Lyrically, "Like a Virgin" has been described as an "ode to a lover who makes the singer feel like new".[12] Madonna commented: "I like innuendo, I like irony, I like the way things can be taken on different levels"; this statement highlighted the ambiguity of the lyrics of the song, which is hung on the word "like".[8] According to Rooksby, the song can be interpreted in many different ways: actual virgins are encouraged to hold their compose before their first sexual encounter; in the case of men and more sexually experienced women, however, the lyrics talk about how they can re-live the feelings of their first sexual encounter.[8]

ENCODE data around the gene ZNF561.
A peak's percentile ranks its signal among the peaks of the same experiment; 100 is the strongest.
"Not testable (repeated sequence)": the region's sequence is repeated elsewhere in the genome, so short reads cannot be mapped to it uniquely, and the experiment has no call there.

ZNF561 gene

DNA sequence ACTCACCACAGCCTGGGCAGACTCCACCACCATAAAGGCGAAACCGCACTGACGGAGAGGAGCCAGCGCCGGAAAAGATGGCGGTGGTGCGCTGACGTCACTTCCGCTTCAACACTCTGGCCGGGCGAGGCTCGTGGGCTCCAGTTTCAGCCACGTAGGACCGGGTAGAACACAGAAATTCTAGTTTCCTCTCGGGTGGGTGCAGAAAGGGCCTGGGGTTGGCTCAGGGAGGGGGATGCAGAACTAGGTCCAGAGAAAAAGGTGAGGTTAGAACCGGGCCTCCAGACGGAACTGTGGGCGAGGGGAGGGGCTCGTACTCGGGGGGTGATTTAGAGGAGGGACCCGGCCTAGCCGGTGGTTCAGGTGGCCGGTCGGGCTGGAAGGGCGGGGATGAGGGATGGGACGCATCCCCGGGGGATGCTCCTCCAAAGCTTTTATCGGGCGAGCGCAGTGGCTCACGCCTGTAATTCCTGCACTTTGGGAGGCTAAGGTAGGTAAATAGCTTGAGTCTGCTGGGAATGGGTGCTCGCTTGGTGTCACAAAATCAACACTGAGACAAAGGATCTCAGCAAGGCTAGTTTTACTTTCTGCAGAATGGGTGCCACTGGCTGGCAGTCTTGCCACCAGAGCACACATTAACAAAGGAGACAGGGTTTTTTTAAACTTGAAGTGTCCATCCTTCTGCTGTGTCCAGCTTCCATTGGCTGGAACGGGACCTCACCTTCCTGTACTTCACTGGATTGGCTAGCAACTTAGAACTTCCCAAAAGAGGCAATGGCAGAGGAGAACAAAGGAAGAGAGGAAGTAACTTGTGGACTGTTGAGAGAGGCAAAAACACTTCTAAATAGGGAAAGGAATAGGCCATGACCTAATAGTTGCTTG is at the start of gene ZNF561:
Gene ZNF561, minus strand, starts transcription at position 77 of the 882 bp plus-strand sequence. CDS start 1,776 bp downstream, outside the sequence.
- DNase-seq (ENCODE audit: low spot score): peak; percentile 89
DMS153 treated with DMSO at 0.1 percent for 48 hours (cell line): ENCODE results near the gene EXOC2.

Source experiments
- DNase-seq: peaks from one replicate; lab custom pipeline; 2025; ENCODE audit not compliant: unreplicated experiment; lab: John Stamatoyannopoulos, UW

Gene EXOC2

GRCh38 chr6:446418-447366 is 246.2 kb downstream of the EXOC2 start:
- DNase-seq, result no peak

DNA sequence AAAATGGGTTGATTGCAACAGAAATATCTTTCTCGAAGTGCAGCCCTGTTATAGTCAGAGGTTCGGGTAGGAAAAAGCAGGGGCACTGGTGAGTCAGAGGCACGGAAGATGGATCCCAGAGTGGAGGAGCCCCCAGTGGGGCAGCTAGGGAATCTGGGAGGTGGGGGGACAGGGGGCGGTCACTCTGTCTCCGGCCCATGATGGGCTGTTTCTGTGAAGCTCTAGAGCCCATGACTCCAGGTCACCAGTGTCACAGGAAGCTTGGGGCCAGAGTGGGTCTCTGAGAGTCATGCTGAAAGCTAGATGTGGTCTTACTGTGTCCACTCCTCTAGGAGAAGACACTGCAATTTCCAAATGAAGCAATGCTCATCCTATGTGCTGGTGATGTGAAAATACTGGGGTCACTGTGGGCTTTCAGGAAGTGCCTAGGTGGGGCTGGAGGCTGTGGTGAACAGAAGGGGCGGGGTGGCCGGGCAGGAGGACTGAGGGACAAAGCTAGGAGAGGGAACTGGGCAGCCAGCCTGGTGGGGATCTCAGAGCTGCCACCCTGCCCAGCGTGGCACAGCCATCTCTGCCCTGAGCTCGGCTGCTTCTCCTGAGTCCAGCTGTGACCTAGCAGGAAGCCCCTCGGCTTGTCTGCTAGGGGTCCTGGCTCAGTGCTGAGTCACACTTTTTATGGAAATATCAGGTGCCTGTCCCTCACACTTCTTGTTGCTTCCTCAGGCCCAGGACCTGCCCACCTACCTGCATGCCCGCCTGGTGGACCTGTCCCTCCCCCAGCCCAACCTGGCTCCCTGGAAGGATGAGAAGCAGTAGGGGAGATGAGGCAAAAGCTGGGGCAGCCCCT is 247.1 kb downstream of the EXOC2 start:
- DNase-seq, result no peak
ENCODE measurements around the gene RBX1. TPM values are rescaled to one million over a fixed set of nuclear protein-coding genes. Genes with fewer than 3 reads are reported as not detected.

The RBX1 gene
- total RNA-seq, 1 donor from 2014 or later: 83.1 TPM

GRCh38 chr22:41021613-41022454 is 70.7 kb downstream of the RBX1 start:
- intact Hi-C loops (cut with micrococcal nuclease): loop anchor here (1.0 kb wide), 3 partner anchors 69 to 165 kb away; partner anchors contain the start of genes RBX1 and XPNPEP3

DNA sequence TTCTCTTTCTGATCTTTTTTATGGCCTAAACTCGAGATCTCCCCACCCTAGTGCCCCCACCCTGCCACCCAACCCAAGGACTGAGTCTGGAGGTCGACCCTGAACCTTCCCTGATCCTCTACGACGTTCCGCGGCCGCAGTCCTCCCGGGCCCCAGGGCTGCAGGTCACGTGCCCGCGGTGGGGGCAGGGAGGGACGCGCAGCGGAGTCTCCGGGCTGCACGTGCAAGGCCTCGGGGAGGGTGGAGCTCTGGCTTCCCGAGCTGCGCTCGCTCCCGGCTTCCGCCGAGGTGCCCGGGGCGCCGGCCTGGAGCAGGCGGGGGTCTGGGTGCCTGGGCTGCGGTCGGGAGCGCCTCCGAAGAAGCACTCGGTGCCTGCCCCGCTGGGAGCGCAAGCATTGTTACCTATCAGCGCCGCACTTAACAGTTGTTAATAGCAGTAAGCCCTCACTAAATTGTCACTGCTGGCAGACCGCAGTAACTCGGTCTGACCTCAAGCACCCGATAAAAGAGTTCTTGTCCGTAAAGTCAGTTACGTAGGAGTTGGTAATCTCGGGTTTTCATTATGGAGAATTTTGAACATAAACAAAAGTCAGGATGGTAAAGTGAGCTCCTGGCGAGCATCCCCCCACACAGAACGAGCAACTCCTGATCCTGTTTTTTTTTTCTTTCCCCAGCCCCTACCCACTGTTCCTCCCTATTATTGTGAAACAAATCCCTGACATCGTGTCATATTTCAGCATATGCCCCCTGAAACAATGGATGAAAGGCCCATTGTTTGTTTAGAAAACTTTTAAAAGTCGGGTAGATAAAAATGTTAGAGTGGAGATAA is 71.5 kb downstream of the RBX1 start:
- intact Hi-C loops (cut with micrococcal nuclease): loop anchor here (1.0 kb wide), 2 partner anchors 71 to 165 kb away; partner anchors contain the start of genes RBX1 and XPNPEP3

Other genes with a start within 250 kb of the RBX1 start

"Like a Virgin" was released as the album's lead single on October 31, 1984.[13][14][15][16][17] Rodgers wanted "Material Girl" to be released as lead single but "Like a Virgin" was chosen instead, a decision Madonna herself found "quite controversial".[18] Afterwards, the song was included on the singer's compilations, The Immaculate Collection (1990), and Celebration (2009).[19][20] Upon release, "Like a Virgin" was met with generally positive reviews from music critics. On his biography of the singer, J. Randy Taraborrelli described it as a "coy song that suggested [she] really was a virgin - excited, sexy and willing".[21] Author Thomas J. Ferraro called it "hilariously tongue-in-cheek".[22] In The History of American Pop, Stuart A. Kallen referred to it as "light and catchy, easy to dance to, and just plain fun".[23] From AllMusic, Stephen Thomas Erlewine named it, along with "Material Girl", one of the album's "definitive statements" that "overshadow" the rest of the songs;[24] Stewart Mason from the same website, felt it was "pure bubblegum fluff" and the song in which Madonna "sounds most like Marilyn Monroe".[25] Rolling Stone's Debby Miller deemed it "terrific", and opined that, despite her "little-girl voice [...] when she chirps, 'You made me feel/Shiny and new/Like a virgin', [...] you know she's after something".[26] The same magazine then said that, "even if the word 'virgin' is the only sexual reference in the lyrics, ['Like a Virgin'] still sounds saturated in lust".[27] From Billboard, Brian Chin praised the singer's "flawlessly phrased, witty" vocals and referred to the song as her "most pop-oriented cut yet".[28] Kenneth Partridge, also writing for Billboard, compared it to "Billie Jean" and referred to it as a "complex song about purity and sex".[29] Parade's Samuel Murrian singled out "just how clever and skillfully constructed this song is".[30]